Projects, Programs & Research
2022 - 2032:
The China Lake Watershed-Based Management Plan (WBMP)
This plan describes the water quality conditions, watershed characteristics, and steps that can be taken to restore water quality in China Lake over the next 10 years. The plan is estimated to cost $3.16 million to complete through state, federal and local resources over this time period. The plan outlines management strategies and a planning schedule (2022 – 2032), establishes water quality goals and objectives, and describes actions needed to achieve these goals. This includes strategies to:
Increase efforts to reduce the external phosphorus load by addressing existing nonpoit nsource (NPS) pollution throughout the watershed and limit new sources of phosphorus from future development and effects of climate change;
Significantly reduce the internal phosphorus load through inactivation of phosphorus inbottom sediments;
Prevent new sources of nonpoint source pollution from getting into the lake throughmunicipal planning and enforcement, land conservation, and climate change adaptation;
Raise public awareness about lake restoration strategies to increase participation in planning efforts among watershed residents;
Build local capacity through partnership building and fundraising activities;
Monitor and assess improvements in China Lake’s water quality over time. This includes annual baseline monitoring in the lake, stream monitoring, plankton monitoring, and monitoring of harmful algal blooms.
2020 - 2021:
China Lake Watershed-Based Management Plan Update
The Kennebec SWCD received a Clean Water Act Section 604(b) planning grant from USEPA to develop an updated WBMP for China Lake. The plan included several important monitoring/assessment tasks including:
A comprehensive watershed survey was completed in 2020 with help from 12 volunteers and 10 technical leaders in partnership with Maine DEP to assess the condition of roads and developed properties in the watershed. A total of 161 sites were documented across 11 different land-use types, with 67% of sites located on residential properties. Twenty properties were ranked high impact, 59 medium impact, and 82 sites were ranked low impact.
Sediment Sampling & Analysis
In 2020, Maine DEP with assistance from the KWD, collected 30 sediment samples in China Lake across 10 geographic areas and water depths in the east and west basins. Samples were analyzed by Colby College to document the physical and chemical characteristics of the sediments and to test phosphorus release under reducing conditions at different levels of aluminum treatment. P release at each station was greatly reduced by adding aluminum to the samples. Recommendations from this work include collecting additional sediment samples and conducting an aluminum treatment to reduce the internal P load in the east basin by 90%.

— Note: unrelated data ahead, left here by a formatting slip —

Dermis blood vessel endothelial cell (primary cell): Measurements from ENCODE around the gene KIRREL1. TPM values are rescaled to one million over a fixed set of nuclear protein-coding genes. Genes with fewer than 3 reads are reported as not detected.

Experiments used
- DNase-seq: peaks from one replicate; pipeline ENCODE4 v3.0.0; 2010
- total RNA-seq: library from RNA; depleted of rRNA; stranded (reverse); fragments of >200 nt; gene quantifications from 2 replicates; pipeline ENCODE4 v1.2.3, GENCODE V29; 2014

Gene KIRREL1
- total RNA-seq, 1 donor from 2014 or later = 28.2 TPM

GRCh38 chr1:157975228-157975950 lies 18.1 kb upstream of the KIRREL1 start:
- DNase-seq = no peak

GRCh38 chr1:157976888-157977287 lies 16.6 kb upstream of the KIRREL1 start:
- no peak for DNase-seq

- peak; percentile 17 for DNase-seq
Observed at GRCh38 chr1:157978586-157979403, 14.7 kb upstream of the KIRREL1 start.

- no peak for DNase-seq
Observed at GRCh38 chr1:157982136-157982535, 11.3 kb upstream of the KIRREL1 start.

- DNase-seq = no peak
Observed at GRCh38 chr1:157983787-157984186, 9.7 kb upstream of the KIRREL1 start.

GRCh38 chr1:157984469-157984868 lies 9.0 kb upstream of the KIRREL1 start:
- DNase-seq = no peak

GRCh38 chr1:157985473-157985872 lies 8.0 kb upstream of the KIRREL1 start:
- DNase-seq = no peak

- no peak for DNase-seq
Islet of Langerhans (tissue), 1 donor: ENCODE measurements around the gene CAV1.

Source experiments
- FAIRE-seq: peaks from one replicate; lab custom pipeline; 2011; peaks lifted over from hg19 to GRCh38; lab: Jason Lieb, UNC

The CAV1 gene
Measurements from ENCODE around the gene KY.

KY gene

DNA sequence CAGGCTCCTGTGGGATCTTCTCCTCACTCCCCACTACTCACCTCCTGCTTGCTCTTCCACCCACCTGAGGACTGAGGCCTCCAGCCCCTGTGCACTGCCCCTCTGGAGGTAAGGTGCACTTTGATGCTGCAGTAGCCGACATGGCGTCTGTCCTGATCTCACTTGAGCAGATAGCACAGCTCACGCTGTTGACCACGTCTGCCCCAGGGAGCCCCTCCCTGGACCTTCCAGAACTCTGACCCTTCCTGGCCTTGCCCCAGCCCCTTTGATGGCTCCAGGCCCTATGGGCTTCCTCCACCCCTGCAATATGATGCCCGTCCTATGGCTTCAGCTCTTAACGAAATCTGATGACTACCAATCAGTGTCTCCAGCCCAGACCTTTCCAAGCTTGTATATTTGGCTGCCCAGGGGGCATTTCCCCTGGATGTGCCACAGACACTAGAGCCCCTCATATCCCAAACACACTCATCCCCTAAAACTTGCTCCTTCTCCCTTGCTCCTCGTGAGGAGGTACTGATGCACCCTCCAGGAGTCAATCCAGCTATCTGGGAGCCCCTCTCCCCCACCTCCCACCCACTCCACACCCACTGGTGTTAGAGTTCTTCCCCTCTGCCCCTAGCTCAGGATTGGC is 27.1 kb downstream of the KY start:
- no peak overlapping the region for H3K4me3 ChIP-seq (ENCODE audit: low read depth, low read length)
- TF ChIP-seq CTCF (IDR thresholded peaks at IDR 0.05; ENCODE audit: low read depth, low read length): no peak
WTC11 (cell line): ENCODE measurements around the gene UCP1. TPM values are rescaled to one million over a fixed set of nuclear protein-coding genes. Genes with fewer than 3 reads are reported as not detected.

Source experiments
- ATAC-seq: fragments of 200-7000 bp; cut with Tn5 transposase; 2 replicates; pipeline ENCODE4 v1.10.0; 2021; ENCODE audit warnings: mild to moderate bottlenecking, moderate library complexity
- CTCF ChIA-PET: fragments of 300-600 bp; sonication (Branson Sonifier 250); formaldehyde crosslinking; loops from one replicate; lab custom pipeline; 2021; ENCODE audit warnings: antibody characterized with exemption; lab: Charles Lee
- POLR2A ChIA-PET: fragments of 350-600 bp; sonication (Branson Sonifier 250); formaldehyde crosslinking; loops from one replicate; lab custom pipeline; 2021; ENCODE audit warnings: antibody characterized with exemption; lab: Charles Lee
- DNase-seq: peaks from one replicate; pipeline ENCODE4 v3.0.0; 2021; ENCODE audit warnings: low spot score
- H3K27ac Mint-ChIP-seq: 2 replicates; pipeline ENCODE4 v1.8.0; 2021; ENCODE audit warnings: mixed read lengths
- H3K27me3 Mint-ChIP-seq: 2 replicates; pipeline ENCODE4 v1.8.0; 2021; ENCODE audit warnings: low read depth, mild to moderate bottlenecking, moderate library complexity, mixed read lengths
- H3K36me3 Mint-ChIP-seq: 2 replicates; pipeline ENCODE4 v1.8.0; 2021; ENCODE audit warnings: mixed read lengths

Septic Inventory and Sensitive Soils Analysis
Ecological Instincts conducted a sensitive soils analysis for septic systems in the China Lake watershed. The analysis includes a review of the Maine Soil Catena to identify soils and drainage classes that may result in short-circuiting of septic leachate (e.g., shallow to bedrock soils and coarse sandy soils). The analysis identified 533 parcels located on sensitive soils within 150 feet of a waterbody, at least 318 of which are developed lots. The Town of China’s septic system database was also updated in 2021 which indicates 45% of the 452 developed properties in the shoreland zone have been updated since 1998.
2020 - 2021:
Bathymetric Map Update
Bathymetric data collected in 2002 by Dan Buckley (University of Maine, Farmington) was re-evaluated in 2020 to produce 1 m contours. The resulting data provided information necessary to more accurately calculate lake surface area, lake volume, and area and volume by depth intervals in the lake from top to bottom in order to estimate the extent of anoxia (loss of oxygen) and internal P loading.
In-Lake Monitoring Initiative